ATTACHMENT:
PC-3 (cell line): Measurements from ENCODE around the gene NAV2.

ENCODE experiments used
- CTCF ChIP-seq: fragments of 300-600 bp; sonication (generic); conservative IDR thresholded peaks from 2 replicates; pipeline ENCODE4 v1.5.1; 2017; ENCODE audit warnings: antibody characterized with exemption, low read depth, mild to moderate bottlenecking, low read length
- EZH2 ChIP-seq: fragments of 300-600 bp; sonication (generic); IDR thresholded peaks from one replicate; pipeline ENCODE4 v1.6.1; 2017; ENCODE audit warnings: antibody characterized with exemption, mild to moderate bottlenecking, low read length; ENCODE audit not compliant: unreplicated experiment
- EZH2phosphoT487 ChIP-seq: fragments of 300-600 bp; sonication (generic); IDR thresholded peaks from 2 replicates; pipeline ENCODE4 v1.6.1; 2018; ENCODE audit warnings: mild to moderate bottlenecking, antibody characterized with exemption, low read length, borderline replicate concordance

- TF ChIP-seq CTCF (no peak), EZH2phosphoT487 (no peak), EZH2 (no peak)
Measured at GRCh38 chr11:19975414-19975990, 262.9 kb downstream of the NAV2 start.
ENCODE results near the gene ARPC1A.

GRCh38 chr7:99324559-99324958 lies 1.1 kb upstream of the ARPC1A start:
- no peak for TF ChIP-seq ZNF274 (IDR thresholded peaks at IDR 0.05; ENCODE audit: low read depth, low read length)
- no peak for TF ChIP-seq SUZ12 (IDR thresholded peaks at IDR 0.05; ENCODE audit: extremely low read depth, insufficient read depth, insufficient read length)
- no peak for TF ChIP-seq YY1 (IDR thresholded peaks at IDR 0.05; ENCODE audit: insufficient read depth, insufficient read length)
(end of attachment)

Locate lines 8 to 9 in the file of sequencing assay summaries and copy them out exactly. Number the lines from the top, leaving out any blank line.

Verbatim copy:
ENCODE results near the gene ARPC1A.

GRCh38 chr7:99324559-99324958 lies 1.1 kb upstream of the ARPC1A start: